David Wojnarowicz’s essay “Post Cards from America: X-Rays from Hell” appears in the catalog Witnesses: Against Our Vanishing, which accompanied the 1989 Artists Space AIDS exhibition curated by Nan Goldin.
Woven into this essay is David’s deeply personal feeling of alienation from Reagan-era America, from nature, from his own failing body:
“When I went out West this summer standing in the mountains of a small city in New Mexico I got a sudden and intense feeling of rage looking at those postcard-perfect slopes and clouds. For all I knew I was the only person for miles and all alone and I didn’t trust that fucking mountain’s serenity. I mean, it was just bullshit. I couldn’t buy the con of nature’s beauty; all I could see was death.”
In the essay, David recalls an intimate kitchen-table conversation with a friend who is lamenting his slow death from HIV/AIDS—a discussion that prompts David himself to think back on the death of his mentor, photographer Peter Hujar, his own recent HIV diagnosis, and the cruel indifference of society.
He goes on to call out public figures and institutions (“this fat cannibal” Cardinal O’Connor, “the foot-dragging FDA,” “the repulsive senator from zombieland” Jesse Helms) for their inaction during the AIDS epidemic ravaging his community, and for opposing AIDS-prevention measures such as condom distribution and public service announcements. David’s candor prompted National Endowment for the Arts chairman John Frohnmayer to threaten the withdrawal of funding on the basis that the exhibition was “too political”—following similar threats against exhibitions featuring Andres Serrano and Robert Mapplethorpe, who David also references in this piece.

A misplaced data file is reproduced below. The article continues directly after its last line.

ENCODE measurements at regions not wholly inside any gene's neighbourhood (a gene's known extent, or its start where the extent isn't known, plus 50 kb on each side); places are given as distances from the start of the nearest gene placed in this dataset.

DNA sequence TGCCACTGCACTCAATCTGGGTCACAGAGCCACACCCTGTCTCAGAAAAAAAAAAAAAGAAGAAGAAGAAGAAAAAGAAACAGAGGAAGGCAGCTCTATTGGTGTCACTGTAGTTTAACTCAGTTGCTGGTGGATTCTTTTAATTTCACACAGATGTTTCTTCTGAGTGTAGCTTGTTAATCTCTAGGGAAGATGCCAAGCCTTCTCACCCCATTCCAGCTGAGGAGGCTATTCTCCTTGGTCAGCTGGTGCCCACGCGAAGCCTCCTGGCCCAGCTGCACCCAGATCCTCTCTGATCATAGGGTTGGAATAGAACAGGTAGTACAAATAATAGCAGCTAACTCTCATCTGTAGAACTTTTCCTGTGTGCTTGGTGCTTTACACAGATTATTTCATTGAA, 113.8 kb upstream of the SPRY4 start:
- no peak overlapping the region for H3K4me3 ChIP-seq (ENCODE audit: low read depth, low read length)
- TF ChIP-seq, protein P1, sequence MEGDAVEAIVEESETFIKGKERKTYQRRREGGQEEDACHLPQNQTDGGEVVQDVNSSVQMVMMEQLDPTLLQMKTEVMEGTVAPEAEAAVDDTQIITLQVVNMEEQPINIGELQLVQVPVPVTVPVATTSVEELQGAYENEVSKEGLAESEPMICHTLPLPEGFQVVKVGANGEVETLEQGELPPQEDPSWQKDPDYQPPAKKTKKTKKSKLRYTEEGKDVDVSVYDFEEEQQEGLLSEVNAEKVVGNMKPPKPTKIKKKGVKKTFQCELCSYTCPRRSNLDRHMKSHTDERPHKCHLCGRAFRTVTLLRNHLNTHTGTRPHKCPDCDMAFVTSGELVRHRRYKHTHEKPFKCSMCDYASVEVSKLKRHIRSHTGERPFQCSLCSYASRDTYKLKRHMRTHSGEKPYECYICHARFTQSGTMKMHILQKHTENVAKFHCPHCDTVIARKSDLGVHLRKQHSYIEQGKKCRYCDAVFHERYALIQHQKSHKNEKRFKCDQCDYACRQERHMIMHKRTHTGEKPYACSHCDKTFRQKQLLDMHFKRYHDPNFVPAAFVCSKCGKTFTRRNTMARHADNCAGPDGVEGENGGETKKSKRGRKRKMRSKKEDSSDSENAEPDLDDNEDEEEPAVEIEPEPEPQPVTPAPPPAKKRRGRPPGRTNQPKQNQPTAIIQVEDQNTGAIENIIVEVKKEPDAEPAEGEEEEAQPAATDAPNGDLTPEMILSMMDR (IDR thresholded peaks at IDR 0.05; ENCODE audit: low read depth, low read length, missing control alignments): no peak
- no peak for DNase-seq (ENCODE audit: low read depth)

In the Valley of the Shadow, by Nan Goldin; Et Tu Brute?, by Linda Yablonsky; and A Last Letter, by Cookie Mueller, accompany David’s essay. In the catalog acknowledgements, Artists Space executive director Susan Wyatt thanks David and the other writers, explaining, “Their words add a great deal to our experience of viewing the exhibition and potently express the loss and rage many feel as they face AIDS. Though strong language and opinions which may be offensive to some are expressed, we at ARTISTS SPACE believe that not only do these views have a right to be heard, but that also they act as a powerful accompaniment to the visual works.”
Similarly, an L.A, Times review of the exhibit, by Suzanne Muchnic, suggests that “the best aspect of “Witnesses” is that it presents AIDS as a complex issue that elicits a wide range of responses. Rage, denial, grief and transcendence are all filtered through the artists’ perceptions and made visual.”
Additional resources re: David Wojnarowicz, “Post Cards from America: X-Rays from Hell.” In Nan Goldin, David Armstrong, et al., Witnesses: Against Our Vanishing. Exhibition Catalogue. New York: Artists Space, 1989.